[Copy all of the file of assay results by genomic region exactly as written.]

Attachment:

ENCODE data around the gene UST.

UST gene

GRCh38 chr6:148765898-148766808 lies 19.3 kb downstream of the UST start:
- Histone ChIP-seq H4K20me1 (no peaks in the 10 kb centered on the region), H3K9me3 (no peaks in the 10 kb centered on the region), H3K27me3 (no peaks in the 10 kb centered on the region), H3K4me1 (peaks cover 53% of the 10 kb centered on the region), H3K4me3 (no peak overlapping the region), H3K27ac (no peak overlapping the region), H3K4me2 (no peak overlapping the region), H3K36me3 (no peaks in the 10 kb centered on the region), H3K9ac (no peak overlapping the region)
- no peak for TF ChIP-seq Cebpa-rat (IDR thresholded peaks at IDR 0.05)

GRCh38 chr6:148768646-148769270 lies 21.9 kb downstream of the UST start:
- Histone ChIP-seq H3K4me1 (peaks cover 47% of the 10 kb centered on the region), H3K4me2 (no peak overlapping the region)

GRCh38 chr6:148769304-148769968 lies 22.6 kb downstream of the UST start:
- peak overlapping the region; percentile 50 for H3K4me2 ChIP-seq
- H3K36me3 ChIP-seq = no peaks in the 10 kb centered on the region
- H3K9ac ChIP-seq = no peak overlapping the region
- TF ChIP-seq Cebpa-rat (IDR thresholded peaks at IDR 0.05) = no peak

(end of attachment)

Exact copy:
ENCODE data around the gene UST.

UST gene

GRCh38 chr6:148765898-148766808 lies 19.3 kb downstream of the UST start:
- Histone ChIP-seq H4K20me1 (no peaks in the 10 kb centered on the region), H3K9me3 (no peaks in the 10 kb centered on the region), H3K27me3 (no peaks in the 10 kb centered on the region), H3K4me1 (peaks cover 53% of the 10 kb centered on the region), H3K4me3 (no peak overlapping the region), H3K27ac (no peak overlapping the region), H3K4me2 (no peak overlapping the region), H3K36me3 (no peaks in the 10 kb centered on the region), H3K9ac (no peak overlapping the region)
- no peak for TF ChIP-seq Cebpa-rat (IDR thresholded peaks at IDR 0.05)

GRCh38 chr6:148768646-148769270 lies 21.9 kb downstream of the UST start:
- Histone ChIP-seq H3K4me1 (peaks cover 47% of the 10 kb centered on the region), H3K4me2 (no peak overlapping the region)

GRCh38 chr6:148769304-148769968 lies 22.6 kb downstream of the UST start:
- peak overlapping the region; percentile 50 for H3K4me2 ChIP-seq
- H3K36me3 ChIP-seq = no peaks in the 10 kb centered on the region
- H3K9ac ChIP-seq = no peak overlapping the region
- TF ChIP-seq Cebpa-rat (IDR thresholded peaks at IDR 0.05) = no peak